It is in the editing and grouping process, an intense period of structuring by condensing, that Auerbach’s more evaluative shaping takes place. The visual art element of her work started out similarly impulsively before becoming an integral and defining part of the book. She fell in love with the characteristics of the raw and rusty material, and the 19th century tiles’ alluring time-worn aesthetic. “There is beauty in the spontaneity of creating,” says Auerbach, seeing strong connections between her visual art and her work as a pianist and composer. “Not unlike in performance, there is a certain spontaneity involved in the creative process. You can’t correct yourself with this unusual technique. You can only keep it as is, or discard it. That takes an inner freedom and courage. You can’t be afraid of making a mistake.”
It is through her selection, the grouping of raw material, that the artist establishes the framework and context of the larger work – and here again she feels there exist many similarities to the way she composes. Auerbach originally wanted to include her existing artwork, but felt the need to create a special series of visual pieces, ingraining her words, and giving a unifying structure to her writing. Her original work now only accompanies the chapter titles. “The overall form is always very important for me; even a collection of shorter pieces, similar to a collection of Preludes, must receive a solid shape,” she confirms.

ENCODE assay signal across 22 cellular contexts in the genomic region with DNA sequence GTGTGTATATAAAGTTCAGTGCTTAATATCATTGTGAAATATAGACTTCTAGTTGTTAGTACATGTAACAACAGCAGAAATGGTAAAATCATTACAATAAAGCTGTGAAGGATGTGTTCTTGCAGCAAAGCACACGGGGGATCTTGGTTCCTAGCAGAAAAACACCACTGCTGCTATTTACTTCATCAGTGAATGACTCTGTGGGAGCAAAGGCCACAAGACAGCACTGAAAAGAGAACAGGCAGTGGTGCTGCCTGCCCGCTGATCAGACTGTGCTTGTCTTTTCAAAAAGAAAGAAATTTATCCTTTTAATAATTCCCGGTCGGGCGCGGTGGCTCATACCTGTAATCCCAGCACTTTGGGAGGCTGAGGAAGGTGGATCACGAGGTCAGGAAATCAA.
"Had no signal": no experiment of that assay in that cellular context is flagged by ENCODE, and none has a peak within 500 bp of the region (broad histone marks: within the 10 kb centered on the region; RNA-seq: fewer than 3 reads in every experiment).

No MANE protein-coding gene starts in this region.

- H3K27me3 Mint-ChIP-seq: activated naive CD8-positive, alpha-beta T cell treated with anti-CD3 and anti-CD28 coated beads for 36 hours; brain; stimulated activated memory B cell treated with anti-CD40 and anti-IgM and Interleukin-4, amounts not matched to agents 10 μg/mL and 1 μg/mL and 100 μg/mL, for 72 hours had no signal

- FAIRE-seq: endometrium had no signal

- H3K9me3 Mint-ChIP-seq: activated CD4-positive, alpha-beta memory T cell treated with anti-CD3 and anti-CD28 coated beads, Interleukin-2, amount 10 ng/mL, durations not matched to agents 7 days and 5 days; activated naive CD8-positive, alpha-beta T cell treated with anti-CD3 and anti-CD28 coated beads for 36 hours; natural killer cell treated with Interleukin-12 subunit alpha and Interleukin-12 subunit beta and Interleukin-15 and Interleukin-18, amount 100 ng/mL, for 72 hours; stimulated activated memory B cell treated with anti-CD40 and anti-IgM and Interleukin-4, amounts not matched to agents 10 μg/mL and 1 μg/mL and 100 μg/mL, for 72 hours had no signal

“A book of aphorisms is a rather strange genre: It may seem similar to poetry but it’s also very different in how I relate to it. Excess of Being is based on a Rainer Maria Rilke poem.” Auerbach quotes: “‘Excess of being wells up in my heart …’ Rilke was fascinated with the Russian language. I edited some of his Russian poems, because I felt there was so much beautiful imagery with an awkward use of language. It gave me great joy working on it and I loved the process.”